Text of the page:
Teaser Trailer for Rayden Valkyrie: Saga of a Lionheart: TV Pilot

Author Links:

Twitter: @SGZimmer

Facebook: www.facebook.com/stephenzimmer7

Instagram: @stephenzimmer7

Website: www.stephenzimmer.com

 

Tour Schedule and Activities

8/16 The Temple of the Exploding Head Guest Post

8/16 The Page Turner Guest Post

8/16 BOOKS TO CURL UP WITH Author Interview

8/16 Bookishly me Author Interview

8/16 DarWrites Guest Post

8/16 Sheila’s Guests and Reviews Guest Post

8/16 Sapphyria’s Books Guest Post

8/16 Deal Sharing Aunt Top Ten’s List

8/17 DarWrites Review

8/17 Bookin Around Town Author Interview/Podcast

8/17 Full Moon Bites Character Interview

8/18 BOOKS TO CURL UP WITH Review

8/18 The Sinister Scribblings of Sarah E. Glenn Top Ten’s List

8/18 I Smell Sheep Guest Post

8/19 Paranormal Pleasures Review

8/19 The Page Turner Review

8/19 Bella’s Book Reviews Review

8/19 Jeni’s Bookshelf Guest Post

8/20 3 Partners in Shopping, Nana, Mommy, & Sissy, Too! Guest Post

8/20 The Seventh Star Blog Guest Post

8/20 Stuart Thaman Books Guest Post

8/21 MyLifeMyBooksMyEscape Author Interview

8/21 SpecMusicMuse Author Interview

8/21 Jordan Hirsch Review

8/22 Beauty in Ruins Guest Post

8/22 Discover New Authors Author Interview

8/22 Butterfly’s Booknerdia Blog Review

8/23 The Occult Detective Review

8/23 Bookishly me Review

8/23 Jeni’s Bookshelf Review

8/23 Jorie Loves a Story Interview

8/23 Readers Life With Trisha Ratliff Review

 

Amazon.com Links for Thunder Horizon:

Kindle Version

https://www.amazon.com/Thunder-Horizon-Dark-Dawn-Book-ebook/dp/B06ZZ7JT56/

Print Version

https://www.amazon.com/Thunder-Horizon-Dark-Dawn-Trilogy/dp/1941706576/

Barnes and Noble Link for Thunder Horizon:

https://www.barnesandnoble.com/w/thunder-horizon-stephen-zimmer/1126268394?ean=9781941706572

 

Amazon.com Links for Heart of a Lion:

Kindle Version

https://www.amazon.com/Heart-Lion-Dark-Dawn-Book-ebook/dp/B00T44R6LE/

Print Version

https://www.amazon.com/Heart-Lion-Stephen-Zimmer/dp/1941706215/

Barnes and Noble Link for Heart of a Lion:

https://www.barnesandnoble.com/w/heart-of-a-lion-stephen-zimmer/1121113044?ean=9781941706213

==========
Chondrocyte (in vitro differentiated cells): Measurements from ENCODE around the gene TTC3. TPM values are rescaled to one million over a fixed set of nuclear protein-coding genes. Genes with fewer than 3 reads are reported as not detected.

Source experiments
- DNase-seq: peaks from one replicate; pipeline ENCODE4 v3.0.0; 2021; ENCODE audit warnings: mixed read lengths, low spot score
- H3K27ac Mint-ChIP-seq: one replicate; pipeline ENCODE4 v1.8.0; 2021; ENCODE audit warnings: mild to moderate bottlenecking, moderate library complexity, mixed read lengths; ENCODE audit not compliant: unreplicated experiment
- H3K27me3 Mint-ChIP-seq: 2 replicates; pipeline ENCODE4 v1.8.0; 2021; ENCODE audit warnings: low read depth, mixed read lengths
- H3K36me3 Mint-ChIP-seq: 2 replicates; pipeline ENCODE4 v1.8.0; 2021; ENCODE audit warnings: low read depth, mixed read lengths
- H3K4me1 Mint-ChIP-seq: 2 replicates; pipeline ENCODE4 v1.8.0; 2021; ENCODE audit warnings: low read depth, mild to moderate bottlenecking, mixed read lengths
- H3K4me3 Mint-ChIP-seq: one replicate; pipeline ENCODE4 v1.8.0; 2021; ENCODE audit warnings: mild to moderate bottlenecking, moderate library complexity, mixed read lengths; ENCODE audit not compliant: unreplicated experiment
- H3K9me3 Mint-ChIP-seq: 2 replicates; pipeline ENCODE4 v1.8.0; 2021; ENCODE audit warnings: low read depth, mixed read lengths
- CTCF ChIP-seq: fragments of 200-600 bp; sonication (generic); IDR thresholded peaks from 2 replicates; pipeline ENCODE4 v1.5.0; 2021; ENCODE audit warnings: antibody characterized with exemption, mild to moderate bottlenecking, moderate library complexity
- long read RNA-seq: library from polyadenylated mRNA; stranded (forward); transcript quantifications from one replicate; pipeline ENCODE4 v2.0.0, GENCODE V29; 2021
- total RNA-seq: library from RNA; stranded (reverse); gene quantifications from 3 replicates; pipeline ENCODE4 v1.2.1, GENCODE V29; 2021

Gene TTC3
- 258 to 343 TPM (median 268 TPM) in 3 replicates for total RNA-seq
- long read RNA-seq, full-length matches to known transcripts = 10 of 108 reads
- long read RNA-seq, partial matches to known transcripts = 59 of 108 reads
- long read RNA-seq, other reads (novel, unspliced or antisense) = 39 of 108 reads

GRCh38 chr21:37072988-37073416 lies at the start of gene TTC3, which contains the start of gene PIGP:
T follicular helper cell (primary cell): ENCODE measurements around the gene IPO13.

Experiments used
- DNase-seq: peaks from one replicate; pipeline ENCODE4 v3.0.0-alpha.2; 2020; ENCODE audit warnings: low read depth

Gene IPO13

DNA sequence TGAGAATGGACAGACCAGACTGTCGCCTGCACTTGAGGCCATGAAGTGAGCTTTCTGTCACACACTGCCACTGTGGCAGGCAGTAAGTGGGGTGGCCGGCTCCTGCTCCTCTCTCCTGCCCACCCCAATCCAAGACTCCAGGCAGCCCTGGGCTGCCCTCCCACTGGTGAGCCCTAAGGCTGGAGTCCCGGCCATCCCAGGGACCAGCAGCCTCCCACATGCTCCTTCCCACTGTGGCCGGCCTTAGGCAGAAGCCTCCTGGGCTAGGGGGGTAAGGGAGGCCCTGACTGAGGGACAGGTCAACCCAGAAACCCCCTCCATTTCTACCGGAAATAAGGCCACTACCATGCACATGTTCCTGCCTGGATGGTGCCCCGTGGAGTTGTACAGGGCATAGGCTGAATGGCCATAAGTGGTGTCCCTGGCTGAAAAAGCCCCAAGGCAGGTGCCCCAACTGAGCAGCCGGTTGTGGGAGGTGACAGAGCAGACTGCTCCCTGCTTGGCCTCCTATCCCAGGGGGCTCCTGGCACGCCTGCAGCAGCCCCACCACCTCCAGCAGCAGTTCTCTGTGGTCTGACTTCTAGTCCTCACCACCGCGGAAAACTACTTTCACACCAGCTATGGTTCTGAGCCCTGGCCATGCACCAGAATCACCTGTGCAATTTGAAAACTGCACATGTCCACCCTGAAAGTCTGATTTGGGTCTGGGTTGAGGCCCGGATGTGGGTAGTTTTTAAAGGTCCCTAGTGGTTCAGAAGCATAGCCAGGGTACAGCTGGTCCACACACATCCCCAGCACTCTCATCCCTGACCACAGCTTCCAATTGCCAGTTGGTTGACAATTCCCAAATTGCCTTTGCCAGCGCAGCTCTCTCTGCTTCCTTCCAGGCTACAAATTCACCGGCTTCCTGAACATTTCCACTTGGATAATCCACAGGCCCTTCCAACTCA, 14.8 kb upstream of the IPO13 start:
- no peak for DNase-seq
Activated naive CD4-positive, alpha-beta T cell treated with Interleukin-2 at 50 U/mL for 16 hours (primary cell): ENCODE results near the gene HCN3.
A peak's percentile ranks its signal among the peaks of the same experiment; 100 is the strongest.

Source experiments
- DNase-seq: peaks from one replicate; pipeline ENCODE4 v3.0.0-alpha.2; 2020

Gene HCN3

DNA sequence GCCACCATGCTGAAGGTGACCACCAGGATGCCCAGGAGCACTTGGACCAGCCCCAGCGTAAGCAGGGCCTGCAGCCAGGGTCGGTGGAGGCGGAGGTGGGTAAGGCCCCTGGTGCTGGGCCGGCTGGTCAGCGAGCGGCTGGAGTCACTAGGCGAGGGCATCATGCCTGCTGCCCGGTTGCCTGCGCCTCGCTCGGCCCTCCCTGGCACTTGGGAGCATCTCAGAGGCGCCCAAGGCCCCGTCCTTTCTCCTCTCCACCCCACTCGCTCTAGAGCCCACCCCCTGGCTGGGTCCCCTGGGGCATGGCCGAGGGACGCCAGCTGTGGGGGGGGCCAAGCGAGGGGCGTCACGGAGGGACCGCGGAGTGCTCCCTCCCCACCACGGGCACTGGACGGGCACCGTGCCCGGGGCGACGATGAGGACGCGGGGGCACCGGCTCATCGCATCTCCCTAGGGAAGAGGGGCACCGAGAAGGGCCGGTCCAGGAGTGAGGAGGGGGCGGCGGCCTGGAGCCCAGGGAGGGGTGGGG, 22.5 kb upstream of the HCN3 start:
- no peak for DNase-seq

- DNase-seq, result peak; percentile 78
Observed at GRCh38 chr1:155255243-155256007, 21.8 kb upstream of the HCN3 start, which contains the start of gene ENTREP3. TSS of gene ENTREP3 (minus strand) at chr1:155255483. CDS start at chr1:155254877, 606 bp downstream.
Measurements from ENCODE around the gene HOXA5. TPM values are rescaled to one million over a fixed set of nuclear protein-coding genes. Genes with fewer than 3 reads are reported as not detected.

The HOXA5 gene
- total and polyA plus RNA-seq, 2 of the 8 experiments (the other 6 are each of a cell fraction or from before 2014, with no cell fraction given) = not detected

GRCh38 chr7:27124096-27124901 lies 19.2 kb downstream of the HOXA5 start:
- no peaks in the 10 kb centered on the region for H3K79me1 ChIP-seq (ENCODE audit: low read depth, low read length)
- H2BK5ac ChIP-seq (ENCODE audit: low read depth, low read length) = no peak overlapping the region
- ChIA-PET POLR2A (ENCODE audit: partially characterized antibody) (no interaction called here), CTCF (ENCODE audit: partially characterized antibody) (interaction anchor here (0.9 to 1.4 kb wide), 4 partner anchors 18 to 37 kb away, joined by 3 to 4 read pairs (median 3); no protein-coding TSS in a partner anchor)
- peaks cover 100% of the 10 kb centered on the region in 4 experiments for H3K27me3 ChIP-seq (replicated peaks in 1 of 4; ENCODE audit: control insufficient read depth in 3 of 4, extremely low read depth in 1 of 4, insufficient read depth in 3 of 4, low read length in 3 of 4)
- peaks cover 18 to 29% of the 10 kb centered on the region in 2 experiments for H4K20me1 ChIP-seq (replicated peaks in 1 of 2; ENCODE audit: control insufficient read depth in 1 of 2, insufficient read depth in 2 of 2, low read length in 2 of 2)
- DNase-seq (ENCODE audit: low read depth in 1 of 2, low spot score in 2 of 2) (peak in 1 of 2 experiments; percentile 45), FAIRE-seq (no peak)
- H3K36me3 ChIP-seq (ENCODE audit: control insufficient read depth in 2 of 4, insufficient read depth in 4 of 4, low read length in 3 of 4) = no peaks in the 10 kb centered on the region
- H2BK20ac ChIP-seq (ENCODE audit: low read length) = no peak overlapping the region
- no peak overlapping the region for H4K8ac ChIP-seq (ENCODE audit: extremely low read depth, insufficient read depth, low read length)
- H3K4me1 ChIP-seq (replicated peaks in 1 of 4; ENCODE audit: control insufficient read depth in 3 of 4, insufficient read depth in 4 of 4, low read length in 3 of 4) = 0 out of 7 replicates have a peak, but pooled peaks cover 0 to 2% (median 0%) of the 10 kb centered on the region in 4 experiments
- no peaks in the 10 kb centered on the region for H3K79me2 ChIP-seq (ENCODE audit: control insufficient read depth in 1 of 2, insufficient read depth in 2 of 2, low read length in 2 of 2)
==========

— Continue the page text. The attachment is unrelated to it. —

copyright 2017, Stephen Zimmer

14291686_10154531872029586_2865426175355244435_nIf anybody had told me five years ago that I would have written a non-fiction book, I seriously would have laughed.

I mean really…

I don’t write non-fiction. I write about spaceships and Shadow tech and other oddities. Fiction is easy for me to write.  Non-fiction puts too much of a strain on my imagination.

And, if somebody would have additionally said the “non-fiction” book in question would have been about myself during my military years, I would have turned gray with fright.

A story about me? Who would want to read about me? Honestly, I couldn’t imagine a Hell more horrific than having to read page after dreary page of a book detailing the  insipid Wonder Bread doings of me.

But, here it is: 10 Weeks at Chanute, a daring but admittedly short detailing of my doings as a trainee Airman in the US Air Force. I had always thought that writing a tale about me would be hard, would be too much. Writing weird sci-fi is easy because it has nothing to do with me. But this–this is a glimpse into my soul.

HangarI was sent to Chanute Air force Base is 1992 to learn how to perform maintenance on jet engines. Chanute, for all of its long history, had been a place of training. I was just one of many to go there. But, I would be one of the last.

Chanute was dead–chopped, shut down, and, about a year later, would close its gates forever.

In 2012, I felt an odd calling to return to Chanute. I’m not certain why. I took the long, somewhat uninteresting drive across Indiana to what was left of Chanute. Twenty years of being abandoned had left its mark.

I wasn’t quite prepared for what I saw that stormy afternoon.

Chanute HQ BW 2So, when I got home, I started writing that non-fiction book I’d dreaded for so long. I had to write it, to get it off my chest. I wrote about me, and Chanute, how it had made me into a better person. I had no idea where I was going with it or what I was trying to say, I just wrote.

And then I lost it. I lost the Chanute manuscript. Even though I was only a few thousand words into it, losing those initial words would have been devastating. It’s difficult if not impossible to re-write something already written. I searched and searched for the manuscript. If I couldn’t find it, then that would be the end. My crazy urge to write a memoir would be over.

But then, there it was, hiding in the back of my drawer in an old jump drive I’d forgotten about.

Chanute was on again.

White Hall BW 3And I went on a tear. I wrote about my experiences and my state of being in 1992, how different things were back then. I wrote about Chanute, about its customs and heritage ninety years in the making. Those are things needed to be remembered and properly preserved.

I wrote about the funny things, the good times I had and the friends I made. I wrote about my sorrow twenty years later, seeing what had become of the old place.

Thirty thousand words later– just barely novella size–I was done. I said what I needed to say.

This tiny little book–I was amazed at what I had created. In just a few words, I told my story and Chanute’s story as well.

What more could I have asked for?

10 Weeks at Chanute is available in paperback and ebook at Amazon.com from Hydra Publications.

copyright 2017, Ren Garcia